Genital herpes can be passed on to a baby during delivery as it passes down the birth passage when there is an active lesion at the time of birth. Women who have genital herpes should let their obstetrician know during the antenatal period so that measures can be taken to protect the baby.

Self Care (What can I do?)

If you have recurrent attacks of herpes simplex, you may be able to avoid things that seem to trigger an attack:

  • Avoid getting stressed or run down. 
  • Avoid anything else that you have noticed seems to bring on an attack. 
  • Keep healthy and get enough sleep. 
  • Avoid sunlight on the affected area and sunbeds if you find they trigger outbreaks.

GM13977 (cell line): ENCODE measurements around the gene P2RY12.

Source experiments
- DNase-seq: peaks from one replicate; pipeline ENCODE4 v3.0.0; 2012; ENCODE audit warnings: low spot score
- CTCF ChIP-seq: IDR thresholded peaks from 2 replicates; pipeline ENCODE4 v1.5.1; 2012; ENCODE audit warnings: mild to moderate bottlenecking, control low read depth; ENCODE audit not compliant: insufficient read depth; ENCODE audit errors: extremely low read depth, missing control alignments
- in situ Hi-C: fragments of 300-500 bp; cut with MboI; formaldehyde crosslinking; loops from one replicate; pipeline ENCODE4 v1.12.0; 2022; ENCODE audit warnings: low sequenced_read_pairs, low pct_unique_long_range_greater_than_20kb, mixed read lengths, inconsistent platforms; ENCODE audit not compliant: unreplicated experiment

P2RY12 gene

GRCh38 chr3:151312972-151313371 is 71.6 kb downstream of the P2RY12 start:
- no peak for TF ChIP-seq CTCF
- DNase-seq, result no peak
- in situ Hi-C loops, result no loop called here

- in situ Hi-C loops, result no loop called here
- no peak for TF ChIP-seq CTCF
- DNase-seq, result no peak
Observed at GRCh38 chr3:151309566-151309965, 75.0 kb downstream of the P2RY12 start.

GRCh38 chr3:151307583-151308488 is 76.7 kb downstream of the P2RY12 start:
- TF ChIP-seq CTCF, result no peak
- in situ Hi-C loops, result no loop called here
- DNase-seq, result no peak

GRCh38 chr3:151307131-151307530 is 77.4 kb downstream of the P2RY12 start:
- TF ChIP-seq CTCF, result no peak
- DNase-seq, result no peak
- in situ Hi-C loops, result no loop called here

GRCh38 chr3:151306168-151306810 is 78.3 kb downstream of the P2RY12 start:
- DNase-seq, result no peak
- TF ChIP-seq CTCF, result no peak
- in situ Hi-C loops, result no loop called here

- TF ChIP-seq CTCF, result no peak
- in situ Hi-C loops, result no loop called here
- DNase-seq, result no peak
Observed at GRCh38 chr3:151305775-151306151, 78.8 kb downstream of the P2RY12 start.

Try also to avoid spreading the infection to someone else. If the infection is active on your skin:

  • Do not let that area touch another person’s skin.
  • Use tissues when washing to dry the area, and dispose of them by bagging or burning, to prevent others from becoming infected.
  • Do not use a communal towel.

People at particular risk of developing a severe infection if they catch the virus are:

  • The very old. 
  • The very unwell. 
  • People, especially children, with eczema. 
  • Anyone whose immune system is not working well, either because of treatments such as steroids, or because of illnesses such as AIDS.

Consider using the following treatments on the skin:

  • Sometimes a cool wet compress helps. 
  • It may be helpful to keep a moisturising cream on the skin, e.g. petroleum jelly.
  • Wash the area gently; a salt bath or wash can help. Dry thoroughly but gently. 
  • Use an anti-viral cream on the surface.


Source: British Association of Dermatologists PILs